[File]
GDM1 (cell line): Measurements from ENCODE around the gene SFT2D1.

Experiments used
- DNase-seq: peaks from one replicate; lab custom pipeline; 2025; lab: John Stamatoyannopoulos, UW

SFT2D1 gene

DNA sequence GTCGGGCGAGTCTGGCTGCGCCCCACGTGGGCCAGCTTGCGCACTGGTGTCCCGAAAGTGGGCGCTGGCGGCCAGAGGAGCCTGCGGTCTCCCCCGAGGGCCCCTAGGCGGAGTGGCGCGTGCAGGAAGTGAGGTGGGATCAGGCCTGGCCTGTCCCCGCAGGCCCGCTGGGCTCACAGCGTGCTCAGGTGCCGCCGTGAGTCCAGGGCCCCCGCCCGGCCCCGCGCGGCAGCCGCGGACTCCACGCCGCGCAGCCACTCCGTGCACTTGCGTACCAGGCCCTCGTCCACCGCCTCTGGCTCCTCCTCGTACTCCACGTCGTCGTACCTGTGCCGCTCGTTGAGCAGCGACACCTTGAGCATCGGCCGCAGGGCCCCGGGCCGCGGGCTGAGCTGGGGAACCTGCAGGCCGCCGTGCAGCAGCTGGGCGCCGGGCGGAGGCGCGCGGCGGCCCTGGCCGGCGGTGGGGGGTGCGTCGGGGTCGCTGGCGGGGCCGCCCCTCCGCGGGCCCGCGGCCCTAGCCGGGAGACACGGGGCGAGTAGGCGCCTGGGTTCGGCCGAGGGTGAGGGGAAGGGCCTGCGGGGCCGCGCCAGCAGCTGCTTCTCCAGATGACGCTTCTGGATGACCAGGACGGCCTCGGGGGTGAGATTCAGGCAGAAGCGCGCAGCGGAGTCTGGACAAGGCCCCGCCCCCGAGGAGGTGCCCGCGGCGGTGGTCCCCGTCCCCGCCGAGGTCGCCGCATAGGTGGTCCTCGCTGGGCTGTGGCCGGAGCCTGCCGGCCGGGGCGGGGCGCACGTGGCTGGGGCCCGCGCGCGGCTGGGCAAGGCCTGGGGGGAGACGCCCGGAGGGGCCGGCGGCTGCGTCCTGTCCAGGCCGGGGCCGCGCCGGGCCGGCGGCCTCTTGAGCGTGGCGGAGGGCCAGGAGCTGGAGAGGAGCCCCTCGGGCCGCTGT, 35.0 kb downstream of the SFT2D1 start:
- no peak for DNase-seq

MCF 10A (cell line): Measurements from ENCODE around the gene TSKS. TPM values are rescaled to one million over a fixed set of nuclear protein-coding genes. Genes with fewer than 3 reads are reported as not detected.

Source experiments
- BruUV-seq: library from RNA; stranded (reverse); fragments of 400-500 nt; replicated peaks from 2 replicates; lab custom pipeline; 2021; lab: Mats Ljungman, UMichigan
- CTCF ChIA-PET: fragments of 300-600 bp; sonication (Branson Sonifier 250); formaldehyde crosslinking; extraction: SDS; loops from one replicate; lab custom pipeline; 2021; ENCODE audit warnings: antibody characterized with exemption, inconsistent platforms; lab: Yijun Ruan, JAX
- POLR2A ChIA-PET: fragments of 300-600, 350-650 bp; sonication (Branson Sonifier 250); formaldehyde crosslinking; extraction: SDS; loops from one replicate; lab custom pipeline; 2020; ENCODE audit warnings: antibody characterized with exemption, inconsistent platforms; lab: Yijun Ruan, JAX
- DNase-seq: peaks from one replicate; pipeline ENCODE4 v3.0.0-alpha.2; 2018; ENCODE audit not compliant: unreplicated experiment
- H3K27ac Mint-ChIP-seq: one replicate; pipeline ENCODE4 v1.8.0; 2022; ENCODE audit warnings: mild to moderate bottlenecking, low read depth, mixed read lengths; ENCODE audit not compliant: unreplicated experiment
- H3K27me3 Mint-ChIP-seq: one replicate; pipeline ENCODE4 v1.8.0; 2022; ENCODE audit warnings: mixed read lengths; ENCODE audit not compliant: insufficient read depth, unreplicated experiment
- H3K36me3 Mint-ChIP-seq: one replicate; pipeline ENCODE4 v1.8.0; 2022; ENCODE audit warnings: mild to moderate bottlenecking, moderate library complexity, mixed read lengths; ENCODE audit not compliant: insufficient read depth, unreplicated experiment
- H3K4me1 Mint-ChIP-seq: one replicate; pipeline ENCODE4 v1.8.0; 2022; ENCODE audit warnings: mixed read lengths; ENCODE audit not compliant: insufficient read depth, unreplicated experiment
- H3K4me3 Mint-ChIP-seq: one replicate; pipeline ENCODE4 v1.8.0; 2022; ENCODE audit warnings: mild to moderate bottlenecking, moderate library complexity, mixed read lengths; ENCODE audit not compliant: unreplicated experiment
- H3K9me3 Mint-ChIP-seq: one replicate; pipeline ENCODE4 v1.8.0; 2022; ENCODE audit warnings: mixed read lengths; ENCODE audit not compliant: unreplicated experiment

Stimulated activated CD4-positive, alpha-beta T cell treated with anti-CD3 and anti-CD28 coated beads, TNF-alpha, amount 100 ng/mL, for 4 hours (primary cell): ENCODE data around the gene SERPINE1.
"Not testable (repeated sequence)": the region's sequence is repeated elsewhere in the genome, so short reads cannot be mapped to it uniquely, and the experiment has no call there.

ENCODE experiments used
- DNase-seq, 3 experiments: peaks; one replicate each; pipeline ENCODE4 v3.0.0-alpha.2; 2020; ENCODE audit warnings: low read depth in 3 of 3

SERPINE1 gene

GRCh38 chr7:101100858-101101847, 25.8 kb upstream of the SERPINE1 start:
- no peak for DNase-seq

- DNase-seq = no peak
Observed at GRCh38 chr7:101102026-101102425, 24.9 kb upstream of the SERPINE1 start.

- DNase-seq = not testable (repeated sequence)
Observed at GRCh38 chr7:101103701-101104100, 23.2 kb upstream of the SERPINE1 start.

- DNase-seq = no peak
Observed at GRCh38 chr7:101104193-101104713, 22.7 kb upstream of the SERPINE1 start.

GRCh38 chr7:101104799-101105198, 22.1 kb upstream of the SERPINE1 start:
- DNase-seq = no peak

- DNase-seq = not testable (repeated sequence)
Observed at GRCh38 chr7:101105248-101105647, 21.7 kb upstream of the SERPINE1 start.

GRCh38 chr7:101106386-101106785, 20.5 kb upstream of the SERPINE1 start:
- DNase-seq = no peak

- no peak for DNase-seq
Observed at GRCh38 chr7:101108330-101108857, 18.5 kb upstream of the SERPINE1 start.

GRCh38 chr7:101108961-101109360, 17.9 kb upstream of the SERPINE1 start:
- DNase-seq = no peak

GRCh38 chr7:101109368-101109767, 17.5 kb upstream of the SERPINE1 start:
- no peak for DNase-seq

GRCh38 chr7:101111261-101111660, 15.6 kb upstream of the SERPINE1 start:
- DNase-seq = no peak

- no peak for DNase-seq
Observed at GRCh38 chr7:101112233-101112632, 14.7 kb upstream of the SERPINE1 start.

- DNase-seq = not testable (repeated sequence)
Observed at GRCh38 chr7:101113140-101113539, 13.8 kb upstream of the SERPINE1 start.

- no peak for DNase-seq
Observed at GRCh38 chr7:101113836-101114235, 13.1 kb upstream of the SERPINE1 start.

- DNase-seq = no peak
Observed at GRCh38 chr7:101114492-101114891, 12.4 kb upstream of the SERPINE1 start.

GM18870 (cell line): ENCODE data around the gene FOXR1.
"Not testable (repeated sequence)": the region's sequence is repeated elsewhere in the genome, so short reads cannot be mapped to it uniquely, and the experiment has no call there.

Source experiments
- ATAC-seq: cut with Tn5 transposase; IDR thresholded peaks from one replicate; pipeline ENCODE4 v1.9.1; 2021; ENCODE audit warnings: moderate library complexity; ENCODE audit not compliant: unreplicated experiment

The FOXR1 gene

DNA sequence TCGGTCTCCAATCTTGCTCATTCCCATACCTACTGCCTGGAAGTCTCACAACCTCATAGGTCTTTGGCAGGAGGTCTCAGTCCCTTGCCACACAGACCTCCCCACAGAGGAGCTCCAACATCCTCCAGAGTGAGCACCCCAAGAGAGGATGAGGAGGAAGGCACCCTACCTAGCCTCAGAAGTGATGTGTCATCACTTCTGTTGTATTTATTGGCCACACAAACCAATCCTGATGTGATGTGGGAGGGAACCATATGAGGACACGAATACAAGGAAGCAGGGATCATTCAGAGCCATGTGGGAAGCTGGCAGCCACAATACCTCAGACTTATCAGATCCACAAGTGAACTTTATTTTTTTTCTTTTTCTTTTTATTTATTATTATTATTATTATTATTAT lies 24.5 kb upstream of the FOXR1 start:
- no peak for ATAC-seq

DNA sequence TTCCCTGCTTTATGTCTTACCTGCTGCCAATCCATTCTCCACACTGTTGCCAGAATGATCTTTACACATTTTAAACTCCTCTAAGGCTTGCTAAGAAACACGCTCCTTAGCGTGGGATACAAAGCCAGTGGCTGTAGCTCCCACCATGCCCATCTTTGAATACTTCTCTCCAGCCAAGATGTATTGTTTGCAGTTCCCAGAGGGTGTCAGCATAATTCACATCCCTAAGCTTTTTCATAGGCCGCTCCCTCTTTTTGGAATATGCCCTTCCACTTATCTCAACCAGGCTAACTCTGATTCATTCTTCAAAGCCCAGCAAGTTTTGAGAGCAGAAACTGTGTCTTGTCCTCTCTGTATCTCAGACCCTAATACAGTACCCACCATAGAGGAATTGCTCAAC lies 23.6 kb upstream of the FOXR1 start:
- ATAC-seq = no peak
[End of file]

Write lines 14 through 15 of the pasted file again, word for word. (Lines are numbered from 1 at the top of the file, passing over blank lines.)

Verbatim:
- H3K27me3 Mint-ChIP-seq: one replicate; pipeline ENCODE4 v1.8.0; 2022; ENCODE audit warnings: mixed read lengths; ENCODE audit not compliant: insufficient read depth, unreplicated experiment
- H3K36me3 Mint-ChIP-seq: one replicate; pipeline ENCODE4 v1.8.0; 2022; ENCODE audit warnings: mild to moderate bottlenecking, moderate library complexity, mixed read lengths; ENCODE audit not compliant: insufficient read depth, unreplicated experiment